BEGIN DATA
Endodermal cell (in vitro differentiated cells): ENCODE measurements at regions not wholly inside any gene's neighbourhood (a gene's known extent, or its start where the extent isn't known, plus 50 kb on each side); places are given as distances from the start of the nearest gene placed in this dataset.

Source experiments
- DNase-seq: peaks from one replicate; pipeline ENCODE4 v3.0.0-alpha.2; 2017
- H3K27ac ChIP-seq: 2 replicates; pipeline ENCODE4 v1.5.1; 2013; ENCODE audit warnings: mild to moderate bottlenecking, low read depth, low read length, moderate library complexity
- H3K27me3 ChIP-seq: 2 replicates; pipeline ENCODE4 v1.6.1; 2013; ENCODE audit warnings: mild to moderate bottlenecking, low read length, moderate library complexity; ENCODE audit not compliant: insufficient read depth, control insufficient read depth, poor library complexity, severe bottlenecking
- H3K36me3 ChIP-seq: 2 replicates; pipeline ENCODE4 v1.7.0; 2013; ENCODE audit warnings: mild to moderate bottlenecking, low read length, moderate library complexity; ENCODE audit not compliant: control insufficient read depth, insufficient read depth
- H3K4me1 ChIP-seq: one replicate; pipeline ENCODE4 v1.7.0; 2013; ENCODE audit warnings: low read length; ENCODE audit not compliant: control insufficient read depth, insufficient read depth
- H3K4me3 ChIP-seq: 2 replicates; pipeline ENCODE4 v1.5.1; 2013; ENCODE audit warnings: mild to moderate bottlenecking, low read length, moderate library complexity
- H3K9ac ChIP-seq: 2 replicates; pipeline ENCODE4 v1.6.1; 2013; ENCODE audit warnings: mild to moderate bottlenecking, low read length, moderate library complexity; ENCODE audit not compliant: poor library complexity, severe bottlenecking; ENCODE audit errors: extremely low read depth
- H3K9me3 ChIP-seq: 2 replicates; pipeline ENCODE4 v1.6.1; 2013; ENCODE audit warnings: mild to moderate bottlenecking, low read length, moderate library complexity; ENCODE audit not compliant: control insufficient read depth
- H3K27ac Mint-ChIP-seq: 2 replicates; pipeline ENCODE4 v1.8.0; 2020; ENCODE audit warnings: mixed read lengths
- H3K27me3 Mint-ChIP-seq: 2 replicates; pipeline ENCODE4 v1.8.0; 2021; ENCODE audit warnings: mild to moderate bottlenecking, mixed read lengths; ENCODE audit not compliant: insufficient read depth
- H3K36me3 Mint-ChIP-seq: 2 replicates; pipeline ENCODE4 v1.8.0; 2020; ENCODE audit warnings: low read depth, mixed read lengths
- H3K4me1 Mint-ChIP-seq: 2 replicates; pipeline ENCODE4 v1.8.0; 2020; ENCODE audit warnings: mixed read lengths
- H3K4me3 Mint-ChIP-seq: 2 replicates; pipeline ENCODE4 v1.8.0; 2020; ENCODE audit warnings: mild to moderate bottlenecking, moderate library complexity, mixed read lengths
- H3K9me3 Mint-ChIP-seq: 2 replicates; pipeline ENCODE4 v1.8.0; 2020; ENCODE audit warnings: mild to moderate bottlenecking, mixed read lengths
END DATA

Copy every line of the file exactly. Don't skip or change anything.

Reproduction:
Endodermal cell (in vitro differentiated cells): ENCODE measurements at regions not wholly inside any gene's neighbourhood (a gene's known extent, or its start where the extent isn't known, plus 50 kb on each side); places are given as distances from the start of the nearest gene placed in this dataset.

Source experiments
- DNase-seq: peaks from one replicate; pipeline ENCODE4 v3.0.0-alpha.2; 2017
- H3K27ac ChIP-seq: 2 replicates; pipeline ENCODE4 v1.5.1; 2013; ENCODE audit warnings: mild to moderate bottlenecking, low read depth, low read length, moderate library complexity
- H3K27me3 ChIP-seq: 2 replicates; pipeline ENCODE4 v1.6.1; 2013; ENCODE audit warnings: mild to moderate bottlenecking, low read length, moderate library complexity; ENCODE audit not compliant: insufficient read depth, control insufficient read depth, poor library complexity, severe bottlenecking
- H3K36me3 ChIP-seq: 2 replicates; pipeline ENCODE4 v1.7.0; 2013; ENCODE audit warnings: mild to moderate bottlenecking, low read length, moderate library complexity; ENCODE audit not compliant: control insufficient read depth, insufficient read depth
- H3K4me1 ChIP-seq: one replicate; pipeline ENCODE4 v1.7.0; 2013; ENCODE audit warnings: low read length; ENCODE audit not compliant: control insufficient read depth, insufficient read depth
- H3K4me3 ChIP-seq: 2 replicates; pipeline ENCODE4 v1.5.1; 2013; ENCODE audit warnings: mild to moderate bottlenecking, low read length, moderate library complexity
- H3K9ac ChIP-seq: 2 replicates; pipeline ENCODE4 v1.6.1; 2013; ENCODE audit warnings: mild to moderate bottlenecking, low read length, moderate library complexity; ENCODE audit not compliant: poor library complexity, severe bottlenecking; ENCODE audit errors: extremely low read depth
- H3K9me3 ChIP-seq: 2 replicates; pipeline ENCODE4 v1.6.1; 2013; ENCODE audit warnings: mild to moderate bottlenecking, low read length, moderate library complexity; ENCODE audit not compliant: control insufficient read depth
- H3K27ac Mint-ChIP-seq: 2 replicates; pipeline ENCODE4 v1.8.0; 2020; ENCODE audit warnings: mixed read lengths
- H3K27me3 Mint-ChIP-seq: 2 replicates; pipeline ENCODE4 v1.8.0; 2021; ENCODE audit warnings: mild to moderate bottlenecking, mixed read lengths; ENCODE audit not compliant: insufficient read depth
- H3K36me3 Mint-ChIP-seq: 2 replicates; pipeline ENCODE4 v1.8.0; 2020; ENCODE audit warnings: low read depth, mixed read lengths
- H3K4me1 Mint-ChIP-seq: 2 replicates; pipeline ENCODE4 v1.8.0; 2020; ENCODE audit warnings: mixed read lengths
- H3K4me3 Mint-ChIP-seq: 2 replicates; pipeline ENCODE4 v1.8.0; 2020; ENCODE audit warnings: mild to moderate bottlenecking, moderate library complexity, mixed read lengths
- H3K9me3 Mint-ChIP-seq: 2 replicates; pipeline ENCODE4 v1.8.0; 2020; ENCODE audit warnings: mild to moderate bottlenecking, mixed read lengths